• Reduced appetite
  • Loss of libido
  • Jaundice (yellowing of the skin and whites of the eyes
  • Itchy skin
  • Nausea and/or vomiting[8]

Common Symptoms associated with dehydration are:

  • Feeling thirsty
  • Dizziness/light-headedness
  • Tiredness
  • Dry mouth, lips and eyes
  • Peeing less often, <4 times per day
  • Dark yellow, strong smelling pee[9]

How To Keep Albumin In The Healthy Range

Diet is a major factor in the health of the liver. The liver has important functions in the human body including the detoxification of chemicals, metabolism of drugs and blood filtration. Individuals with non-alcoholic fatty liver disease tend to eat highly calorific diets which mainly consist of carbohydrates and fats.[10] Therefore, it is essential to eat a healthy, balanced diet to ensure the liver remains healthy.  Make sure you are eating a good amount of dietary fibre as this will help to keep your digestive tract healthy, the liver filters the blood from the digestive tract. Good sources of fibre are fruit, vegetables and wholegrains. Eating lots of simple carbohydrates like white bread, cakes and pastries can increase blood glucose levels rapidly and lead to weight gain, so you need to be aware of how much you are eating. Swapping simple carbohydrates for wholegrains will slow down the rise in blood sugar, are healthier for the liver and are high in fibre.[11]

Hydration is another important factor, particularly if your albumin levels are increased. The liver is approximately 73% water and needs water to function. A lack of water can also mean the liver has to compensate by helping the kidneys and so can accumulate more fat.[12] Try to drink around 2 litres of water per day, although this may need to be increased if you are exposed to hot temperatures or are exercising. Alcohol doesn’t contribute to our hydration status, in fact it causes dehydration because it causes increased urination. Alcohol also harms the liver and can be a major contributory factor for liver disease.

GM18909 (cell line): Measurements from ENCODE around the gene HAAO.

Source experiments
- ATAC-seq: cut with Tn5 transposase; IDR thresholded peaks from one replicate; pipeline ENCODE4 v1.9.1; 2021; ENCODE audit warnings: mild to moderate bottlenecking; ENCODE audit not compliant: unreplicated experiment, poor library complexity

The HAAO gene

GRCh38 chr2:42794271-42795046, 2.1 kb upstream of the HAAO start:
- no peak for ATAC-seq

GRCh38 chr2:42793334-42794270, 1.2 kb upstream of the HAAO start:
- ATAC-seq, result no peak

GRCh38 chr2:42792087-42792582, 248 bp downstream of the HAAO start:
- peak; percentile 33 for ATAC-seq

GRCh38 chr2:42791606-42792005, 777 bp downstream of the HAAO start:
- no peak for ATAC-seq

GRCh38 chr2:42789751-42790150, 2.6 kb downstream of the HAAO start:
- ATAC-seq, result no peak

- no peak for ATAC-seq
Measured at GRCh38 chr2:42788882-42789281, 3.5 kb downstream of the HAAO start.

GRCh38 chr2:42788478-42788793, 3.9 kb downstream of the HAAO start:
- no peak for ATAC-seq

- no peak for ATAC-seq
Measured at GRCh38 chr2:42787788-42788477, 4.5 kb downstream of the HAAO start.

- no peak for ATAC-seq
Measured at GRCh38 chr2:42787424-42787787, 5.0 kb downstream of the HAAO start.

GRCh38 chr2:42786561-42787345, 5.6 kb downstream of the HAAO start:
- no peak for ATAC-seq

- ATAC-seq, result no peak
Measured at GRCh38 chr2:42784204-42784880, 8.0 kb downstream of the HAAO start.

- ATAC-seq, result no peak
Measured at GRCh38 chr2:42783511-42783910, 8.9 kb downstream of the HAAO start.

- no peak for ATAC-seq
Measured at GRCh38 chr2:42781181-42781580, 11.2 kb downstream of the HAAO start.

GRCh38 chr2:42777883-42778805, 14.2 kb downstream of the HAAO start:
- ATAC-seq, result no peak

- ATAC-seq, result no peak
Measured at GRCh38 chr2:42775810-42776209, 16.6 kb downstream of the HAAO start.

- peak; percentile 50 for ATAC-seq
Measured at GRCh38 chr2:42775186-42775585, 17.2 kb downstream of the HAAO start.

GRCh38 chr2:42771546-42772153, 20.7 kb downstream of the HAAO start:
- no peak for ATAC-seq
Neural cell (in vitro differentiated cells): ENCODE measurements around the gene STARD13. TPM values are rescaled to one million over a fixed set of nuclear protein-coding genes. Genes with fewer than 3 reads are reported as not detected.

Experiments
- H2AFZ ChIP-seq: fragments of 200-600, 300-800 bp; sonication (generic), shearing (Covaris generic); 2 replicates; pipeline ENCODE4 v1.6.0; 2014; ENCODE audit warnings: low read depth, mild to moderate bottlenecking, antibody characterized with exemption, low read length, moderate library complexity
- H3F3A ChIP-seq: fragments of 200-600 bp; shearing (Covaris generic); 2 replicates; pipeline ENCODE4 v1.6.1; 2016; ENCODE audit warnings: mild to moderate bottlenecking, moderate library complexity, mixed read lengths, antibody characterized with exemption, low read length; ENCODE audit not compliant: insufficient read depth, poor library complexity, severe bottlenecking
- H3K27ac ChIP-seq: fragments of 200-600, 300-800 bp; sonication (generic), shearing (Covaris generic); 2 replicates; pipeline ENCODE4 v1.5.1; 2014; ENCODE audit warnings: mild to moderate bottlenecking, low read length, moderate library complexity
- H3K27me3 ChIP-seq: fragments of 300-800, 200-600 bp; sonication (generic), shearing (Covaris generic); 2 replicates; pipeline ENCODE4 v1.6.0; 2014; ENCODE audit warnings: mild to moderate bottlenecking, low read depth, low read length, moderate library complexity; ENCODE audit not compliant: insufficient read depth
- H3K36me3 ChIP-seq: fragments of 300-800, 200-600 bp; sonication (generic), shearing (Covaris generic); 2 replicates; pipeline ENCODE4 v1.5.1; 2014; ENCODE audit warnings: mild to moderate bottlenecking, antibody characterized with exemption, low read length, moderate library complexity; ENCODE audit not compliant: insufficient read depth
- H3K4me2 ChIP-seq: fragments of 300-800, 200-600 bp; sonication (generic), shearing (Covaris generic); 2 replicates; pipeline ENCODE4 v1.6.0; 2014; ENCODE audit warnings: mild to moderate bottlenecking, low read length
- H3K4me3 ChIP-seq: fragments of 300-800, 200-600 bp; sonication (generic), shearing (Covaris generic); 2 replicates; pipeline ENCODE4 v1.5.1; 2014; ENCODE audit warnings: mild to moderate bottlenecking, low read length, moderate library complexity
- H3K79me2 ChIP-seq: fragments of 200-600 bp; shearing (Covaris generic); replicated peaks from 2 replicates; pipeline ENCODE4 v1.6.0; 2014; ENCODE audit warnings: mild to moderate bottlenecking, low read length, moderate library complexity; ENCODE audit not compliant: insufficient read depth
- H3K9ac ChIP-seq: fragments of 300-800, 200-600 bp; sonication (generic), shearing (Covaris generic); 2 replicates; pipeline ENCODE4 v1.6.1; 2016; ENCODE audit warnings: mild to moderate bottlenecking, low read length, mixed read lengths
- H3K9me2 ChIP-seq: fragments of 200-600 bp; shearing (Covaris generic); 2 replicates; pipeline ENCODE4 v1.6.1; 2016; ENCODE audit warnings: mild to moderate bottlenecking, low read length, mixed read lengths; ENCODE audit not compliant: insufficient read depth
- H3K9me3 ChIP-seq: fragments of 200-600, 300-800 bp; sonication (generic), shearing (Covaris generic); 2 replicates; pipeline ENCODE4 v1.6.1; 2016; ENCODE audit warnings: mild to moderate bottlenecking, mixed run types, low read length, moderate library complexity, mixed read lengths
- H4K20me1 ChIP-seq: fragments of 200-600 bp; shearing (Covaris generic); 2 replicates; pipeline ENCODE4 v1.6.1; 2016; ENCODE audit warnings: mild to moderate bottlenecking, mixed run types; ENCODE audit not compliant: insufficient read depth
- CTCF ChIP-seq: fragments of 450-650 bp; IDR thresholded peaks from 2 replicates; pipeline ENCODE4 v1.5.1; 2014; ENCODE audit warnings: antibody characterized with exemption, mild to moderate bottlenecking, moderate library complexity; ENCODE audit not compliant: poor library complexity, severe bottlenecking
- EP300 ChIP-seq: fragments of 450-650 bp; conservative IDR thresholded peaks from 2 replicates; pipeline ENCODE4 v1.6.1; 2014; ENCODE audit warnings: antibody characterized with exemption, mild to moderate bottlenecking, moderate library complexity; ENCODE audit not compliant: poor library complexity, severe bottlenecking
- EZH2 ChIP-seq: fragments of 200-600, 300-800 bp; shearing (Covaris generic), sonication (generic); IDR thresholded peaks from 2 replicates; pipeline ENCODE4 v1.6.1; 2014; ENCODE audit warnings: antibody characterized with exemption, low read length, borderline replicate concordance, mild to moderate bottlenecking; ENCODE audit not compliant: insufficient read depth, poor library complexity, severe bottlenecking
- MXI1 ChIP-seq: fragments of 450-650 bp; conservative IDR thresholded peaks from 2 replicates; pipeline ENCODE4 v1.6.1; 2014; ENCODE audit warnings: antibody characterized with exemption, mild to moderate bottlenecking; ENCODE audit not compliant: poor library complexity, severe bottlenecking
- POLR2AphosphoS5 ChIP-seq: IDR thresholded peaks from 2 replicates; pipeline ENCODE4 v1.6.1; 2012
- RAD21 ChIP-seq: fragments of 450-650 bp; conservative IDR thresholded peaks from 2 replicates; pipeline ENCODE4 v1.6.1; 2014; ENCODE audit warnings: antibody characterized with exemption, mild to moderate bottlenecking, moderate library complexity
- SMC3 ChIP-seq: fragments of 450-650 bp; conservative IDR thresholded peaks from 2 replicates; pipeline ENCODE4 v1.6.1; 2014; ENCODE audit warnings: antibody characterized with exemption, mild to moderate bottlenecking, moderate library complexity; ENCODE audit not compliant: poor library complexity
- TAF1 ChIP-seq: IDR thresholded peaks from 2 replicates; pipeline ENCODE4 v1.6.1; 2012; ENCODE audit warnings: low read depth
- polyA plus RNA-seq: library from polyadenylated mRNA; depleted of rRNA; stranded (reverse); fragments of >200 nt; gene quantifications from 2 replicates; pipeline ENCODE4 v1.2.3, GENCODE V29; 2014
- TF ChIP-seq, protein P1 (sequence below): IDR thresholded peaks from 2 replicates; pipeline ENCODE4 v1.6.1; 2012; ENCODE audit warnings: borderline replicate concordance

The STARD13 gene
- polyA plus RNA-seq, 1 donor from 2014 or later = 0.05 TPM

Albumin Tests

All these tests include Albumin. Select the test that suits your personal needs.

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Baseline
£59
Per test
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Baseline Plus
£79
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Our best selling health check measuring 22 essential biomarkers for good health and wellbeing.
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Nutricheck
£79
Test key vitamins and minerals essential for energy and good health.
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Male Hormones
£79
At home hormone test including testosterone to check for any imbalances.
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Menopause Health
£89
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Liver Health
£39
Our liver test kit checks how your liver is performing.
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References

[1] Lab Tests Online. (2019). Albumin. Available at: https://labtestsonline.org.uk/tests/albumin

[2] Marshall, W. (2012). Albumin (Serum, Plasma). Association for Clinical Biochemistry. Available at: http://www.acb.org.uk/Nat%20Lab%20Med%20Hbk/Albumin.pdf

[3] Oettl, K et al. (2008). Oxidative Damage of Albumin in Advanced Liver Disease. BBA – Molecular Basis of Disease: 1782(7-8), pp 469-473.

[4] Moman, R, N and Varacallo, M. (2018). Physiology, Albumin. In: StatPearls [Internet]. Treasure Island (FL): StatPearls Publishing.

[5] Throop, J, L et al. (2004). Albumin in Health and Disease: Protein Metabolism and Function. Compendium.

[6] National Health Service. (2017). Liver Disease. Available at: https://www.nhs.uk/conditions/liver-disease/

[7] Ashraf, M and Rea, R. (2017). Effect of Dehydration on Blood Tests. Practical Diabetes: 34.5,.

[8] National Health Service. (2017).  Liver Disease. Available at: https://www.nhs.uk/conditions/liver-disease/

[9] National Health Service. (2017). Dehydration. Available at: https://www.nhs.uk/conditions/dehydration/

[10] Nseir, W et al. (2014). Role of Diet and Lifestyle Changes in Nonalcoholic Fatty Liver Disease. World Journal of Gastroenterology: 20(28), pp 9338-9344.

[11] Diabetes.co.uk. (2019). Carbohydrate and Diabetes. Available at: https://www.diabetes.co.uk/nutrition/carbohydrates-and-diabetes.html

[12] EDWCA. (2019). The Benefits of Drinking Water. Available at: https://www.edwca.org/index.php/hydration/